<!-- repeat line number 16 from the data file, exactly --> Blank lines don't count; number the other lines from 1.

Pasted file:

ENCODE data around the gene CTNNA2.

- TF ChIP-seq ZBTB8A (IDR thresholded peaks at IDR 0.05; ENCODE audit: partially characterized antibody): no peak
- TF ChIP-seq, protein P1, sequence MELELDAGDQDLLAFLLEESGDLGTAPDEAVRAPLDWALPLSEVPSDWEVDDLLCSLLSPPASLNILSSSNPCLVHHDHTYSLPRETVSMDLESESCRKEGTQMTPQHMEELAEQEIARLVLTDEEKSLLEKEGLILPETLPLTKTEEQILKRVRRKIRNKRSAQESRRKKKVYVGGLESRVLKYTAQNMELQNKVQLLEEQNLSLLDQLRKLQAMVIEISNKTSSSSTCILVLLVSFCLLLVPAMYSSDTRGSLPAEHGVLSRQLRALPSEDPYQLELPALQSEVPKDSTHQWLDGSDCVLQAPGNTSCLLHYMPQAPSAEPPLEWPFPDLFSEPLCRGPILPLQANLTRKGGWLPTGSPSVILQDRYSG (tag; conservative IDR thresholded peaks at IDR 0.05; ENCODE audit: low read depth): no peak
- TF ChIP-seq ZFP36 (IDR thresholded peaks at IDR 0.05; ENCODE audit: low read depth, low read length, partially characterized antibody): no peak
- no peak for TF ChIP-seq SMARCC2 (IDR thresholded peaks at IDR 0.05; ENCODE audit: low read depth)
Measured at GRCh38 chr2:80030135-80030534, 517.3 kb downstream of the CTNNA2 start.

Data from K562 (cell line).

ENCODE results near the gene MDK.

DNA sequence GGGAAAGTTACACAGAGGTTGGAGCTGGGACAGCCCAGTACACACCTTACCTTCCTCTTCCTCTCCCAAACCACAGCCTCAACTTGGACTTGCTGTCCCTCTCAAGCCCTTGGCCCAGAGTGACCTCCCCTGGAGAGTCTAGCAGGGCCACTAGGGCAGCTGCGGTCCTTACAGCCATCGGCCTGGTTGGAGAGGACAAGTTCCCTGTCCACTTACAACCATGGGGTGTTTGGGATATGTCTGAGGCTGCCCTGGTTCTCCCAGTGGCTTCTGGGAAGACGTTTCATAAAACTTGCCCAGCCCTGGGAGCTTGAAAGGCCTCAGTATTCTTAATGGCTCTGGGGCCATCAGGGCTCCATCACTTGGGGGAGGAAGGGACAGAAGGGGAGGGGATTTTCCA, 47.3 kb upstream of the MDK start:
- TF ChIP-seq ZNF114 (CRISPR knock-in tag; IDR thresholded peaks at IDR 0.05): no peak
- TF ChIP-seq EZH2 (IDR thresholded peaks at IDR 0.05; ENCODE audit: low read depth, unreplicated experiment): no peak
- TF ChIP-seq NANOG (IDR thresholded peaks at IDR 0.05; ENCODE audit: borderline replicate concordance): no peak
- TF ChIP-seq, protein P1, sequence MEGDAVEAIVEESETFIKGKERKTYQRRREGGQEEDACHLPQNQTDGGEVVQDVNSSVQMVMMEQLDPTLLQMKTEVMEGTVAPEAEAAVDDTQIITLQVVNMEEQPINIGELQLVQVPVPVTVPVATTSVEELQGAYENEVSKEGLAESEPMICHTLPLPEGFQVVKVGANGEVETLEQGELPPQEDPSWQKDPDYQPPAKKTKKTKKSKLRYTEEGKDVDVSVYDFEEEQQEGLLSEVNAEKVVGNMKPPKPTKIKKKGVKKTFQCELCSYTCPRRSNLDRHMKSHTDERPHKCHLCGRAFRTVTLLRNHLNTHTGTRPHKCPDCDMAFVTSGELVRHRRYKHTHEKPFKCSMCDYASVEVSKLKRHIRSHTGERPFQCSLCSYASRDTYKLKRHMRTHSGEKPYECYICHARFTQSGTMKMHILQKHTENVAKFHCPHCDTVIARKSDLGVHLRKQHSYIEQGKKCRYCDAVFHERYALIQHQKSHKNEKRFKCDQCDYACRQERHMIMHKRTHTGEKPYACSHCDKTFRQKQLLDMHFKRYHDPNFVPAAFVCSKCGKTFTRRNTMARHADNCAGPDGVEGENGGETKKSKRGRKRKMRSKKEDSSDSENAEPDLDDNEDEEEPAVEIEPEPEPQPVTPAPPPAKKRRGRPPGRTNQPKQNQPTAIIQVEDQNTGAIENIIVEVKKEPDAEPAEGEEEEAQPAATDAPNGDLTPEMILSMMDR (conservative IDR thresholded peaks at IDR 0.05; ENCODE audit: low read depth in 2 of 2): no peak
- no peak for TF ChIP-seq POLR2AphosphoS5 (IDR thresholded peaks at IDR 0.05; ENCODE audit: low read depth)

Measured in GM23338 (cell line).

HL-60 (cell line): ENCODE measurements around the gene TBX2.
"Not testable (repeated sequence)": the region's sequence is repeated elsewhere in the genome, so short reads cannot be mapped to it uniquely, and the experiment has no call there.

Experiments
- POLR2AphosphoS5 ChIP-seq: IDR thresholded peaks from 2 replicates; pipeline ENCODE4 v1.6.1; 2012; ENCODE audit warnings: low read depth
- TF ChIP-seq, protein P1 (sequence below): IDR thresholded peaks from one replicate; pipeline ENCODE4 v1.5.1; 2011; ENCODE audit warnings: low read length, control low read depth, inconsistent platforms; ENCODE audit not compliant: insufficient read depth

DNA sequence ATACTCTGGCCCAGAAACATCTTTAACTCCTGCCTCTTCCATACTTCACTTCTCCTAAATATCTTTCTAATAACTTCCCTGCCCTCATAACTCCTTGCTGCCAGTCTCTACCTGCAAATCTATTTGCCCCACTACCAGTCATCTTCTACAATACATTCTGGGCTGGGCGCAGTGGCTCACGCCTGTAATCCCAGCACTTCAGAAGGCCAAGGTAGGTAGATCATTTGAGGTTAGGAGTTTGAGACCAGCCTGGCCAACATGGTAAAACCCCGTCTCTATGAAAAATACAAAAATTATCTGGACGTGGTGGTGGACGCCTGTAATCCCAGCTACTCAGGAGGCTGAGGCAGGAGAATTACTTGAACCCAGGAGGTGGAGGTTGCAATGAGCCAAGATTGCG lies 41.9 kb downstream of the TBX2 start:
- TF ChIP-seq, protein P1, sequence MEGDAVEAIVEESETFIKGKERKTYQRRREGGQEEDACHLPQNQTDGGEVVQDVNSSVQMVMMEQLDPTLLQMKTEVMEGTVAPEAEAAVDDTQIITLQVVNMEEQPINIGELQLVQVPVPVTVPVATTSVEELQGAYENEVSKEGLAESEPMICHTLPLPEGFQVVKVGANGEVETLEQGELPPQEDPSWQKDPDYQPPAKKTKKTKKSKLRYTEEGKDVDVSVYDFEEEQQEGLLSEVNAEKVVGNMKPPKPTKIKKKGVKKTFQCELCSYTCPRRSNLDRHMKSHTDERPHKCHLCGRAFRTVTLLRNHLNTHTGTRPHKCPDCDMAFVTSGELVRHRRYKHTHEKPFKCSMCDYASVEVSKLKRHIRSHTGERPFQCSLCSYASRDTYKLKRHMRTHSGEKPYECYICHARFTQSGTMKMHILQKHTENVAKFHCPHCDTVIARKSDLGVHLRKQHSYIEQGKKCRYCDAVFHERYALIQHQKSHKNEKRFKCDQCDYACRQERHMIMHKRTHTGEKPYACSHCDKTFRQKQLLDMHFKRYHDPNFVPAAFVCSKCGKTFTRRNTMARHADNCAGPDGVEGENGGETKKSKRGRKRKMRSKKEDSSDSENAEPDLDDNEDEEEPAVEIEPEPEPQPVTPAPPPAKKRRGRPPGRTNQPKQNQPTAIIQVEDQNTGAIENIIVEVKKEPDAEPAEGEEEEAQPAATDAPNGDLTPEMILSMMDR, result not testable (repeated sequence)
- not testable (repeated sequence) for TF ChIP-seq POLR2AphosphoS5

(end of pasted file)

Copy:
HL-60 (cell line): ENCODE measurements around the gene TBX2.